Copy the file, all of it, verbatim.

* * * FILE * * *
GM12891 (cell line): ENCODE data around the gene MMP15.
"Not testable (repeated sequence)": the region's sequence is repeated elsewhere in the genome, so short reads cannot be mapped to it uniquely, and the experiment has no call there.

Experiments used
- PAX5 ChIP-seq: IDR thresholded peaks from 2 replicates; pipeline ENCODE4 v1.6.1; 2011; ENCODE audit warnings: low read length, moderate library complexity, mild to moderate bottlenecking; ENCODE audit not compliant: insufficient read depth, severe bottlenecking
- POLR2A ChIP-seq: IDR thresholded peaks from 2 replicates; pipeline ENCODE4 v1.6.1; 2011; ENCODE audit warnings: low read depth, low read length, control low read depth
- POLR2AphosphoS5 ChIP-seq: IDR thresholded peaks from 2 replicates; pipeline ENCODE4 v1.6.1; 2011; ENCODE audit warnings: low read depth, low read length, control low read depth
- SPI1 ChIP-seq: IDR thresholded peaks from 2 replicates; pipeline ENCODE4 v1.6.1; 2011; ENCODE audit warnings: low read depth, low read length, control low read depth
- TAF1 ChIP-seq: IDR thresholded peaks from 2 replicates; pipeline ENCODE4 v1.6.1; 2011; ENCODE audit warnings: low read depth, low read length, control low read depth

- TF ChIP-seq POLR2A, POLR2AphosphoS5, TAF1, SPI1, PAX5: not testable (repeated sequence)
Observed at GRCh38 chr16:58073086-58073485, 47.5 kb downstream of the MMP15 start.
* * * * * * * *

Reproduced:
GM12891 (cell line): ENCODE data around the gene MMP15.
"Not testable (repeated sequence)": the region's sequence is repeated elsewhere in the genome, so short reads cannot be mapped to it uniquely, and the experiment has no call there.

Experiments used
- PAX5 ChIP-seq: IDR thresholded peaks from 2 replicates; pipeline ENCODE4 v1.6.1; 2011; ENCODE audit warnings: low read length, moderate library complexity, mild to moderate bottlenecking; ENCODE audit not compliant: insufficient read depth, severe bottlenecking
- POLR2A ChIP-seq: IDR thresholded peaks from 2 replicates; pipeline ENCODE4 v1.6.1; 2011; ENCODE audit warnings: low read depth, low read length, control low read depth
- POLR2AphosphoS5 ChIP-seq: IDR thresholded peaks from 2 replicates; pipeline ENCODE4 v1.6.1; 2011; ENCODE audit warnings: low read depth, low read length, control low read depth
- SPI1 ChIP-seq: IDR thresholded peaks from 2 replicates; pipeline ENCODE4 v1.6.1; 2011; ENCODE audit warnings: low read depth, low read length, control low read depth
- TAF1 ChIP-seq: IDR thresholded peaks from 2 replicates; pipeline ENCODE4 v1.6.1; 2011; ENCODE audit warnings: low read depth, low read length, control low read depth

- TF ChIP-seq POLR2A, POLR2AphosphoS5, TAF1, SPI1, PAX5: not testable (repeated sequence)
Observed at GRCh38 chr16:58073086-58073485, 47.5 kb downstream of the MMP15 start.